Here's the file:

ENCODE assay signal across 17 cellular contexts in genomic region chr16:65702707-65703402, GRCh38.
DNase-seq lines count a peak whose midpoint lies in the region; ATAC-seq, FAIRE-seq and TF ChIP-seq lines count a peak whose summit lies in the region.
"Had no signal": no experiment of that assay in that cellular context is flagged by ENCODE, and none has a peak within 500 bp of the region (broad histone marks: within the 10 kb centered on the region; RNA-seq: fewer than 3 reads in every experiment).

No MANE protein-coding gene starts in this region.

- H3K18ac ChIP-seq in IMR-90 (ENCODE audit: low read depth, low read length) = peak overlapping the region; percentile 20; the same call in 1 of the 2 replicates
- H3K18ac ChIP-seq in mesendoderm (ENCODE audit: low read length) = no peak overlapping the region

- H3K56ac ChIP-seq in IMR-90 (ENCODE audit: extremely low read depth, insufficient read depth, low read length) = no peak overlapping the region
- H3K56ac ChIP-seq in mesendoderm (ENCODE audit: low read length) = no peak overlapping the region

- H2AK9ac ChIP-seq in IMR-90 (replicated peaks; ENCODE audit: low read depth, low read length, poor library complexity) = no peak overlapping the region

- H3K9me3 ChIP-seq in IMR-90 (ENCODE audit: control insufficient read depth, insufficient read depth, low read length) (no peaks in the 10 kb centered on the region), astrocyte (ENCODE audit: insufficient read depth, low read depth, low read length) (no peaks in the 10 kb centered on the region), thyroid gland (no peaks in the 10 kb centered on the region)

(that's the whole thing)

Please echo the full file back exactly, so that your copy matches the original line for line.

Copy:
ENCODE assay signal across 17 cellular contexts in genomic region chr16:65702707-65703402, GRCh38.
DNase-seq lines count a peak whose midpoint lies in the region; ATAC-seq, FAIRE-seq and TF ChIP-seq lines count a peak whose summit lies in the region.
"Had no signal": no experiment of that assay in that cellular context is flagged by ENCODE, and none has a peak within 500 bp of the region (broad histone marks: within the 10 kb centered on the region; RNA-seq: fewer than 3 reads in every experiment).

No MANE protein-coding gene starts in this region.

- H3K18ac ChIP-seq in IMR-90 (ENCODE audit: low read depth, low read length) = peak overlapping the region; percentile 20; the same call in 1 of the 2 replicates
- H3K18ac ChIP-seq in mesendoderm (ENCODE audit: low read length) = no peak overlapping the region

- H3K56ac ChIP-seq in IMR-90 (ENCODE audit: extremely low read depth, insufficient read depth, low read length) = no peak overlapping the region
- H3K56ac ChIP-seq in mesendoderm (ENCODE audit: low read length) = no peak overlapping the region

- H2AK9ac ChIP-seq in IMR-90 (replicated peaks; ENCODE audit: low read depth, low read length, poor library complexity) = no peak overlapping the region

- H3K9me3 ChIP-seq in IMR-90 (ENCODE audit: control insufficient read depth, insufficient read depth, low read length) (no peaks in the 10 kb centered on the region), astrocyte (ENCODE audit: insufficient read depth, low read depth, low read length) (no peaks in the 10 kb centered on the region), thyroid gland (no peaks in the 10 kb centered on the region)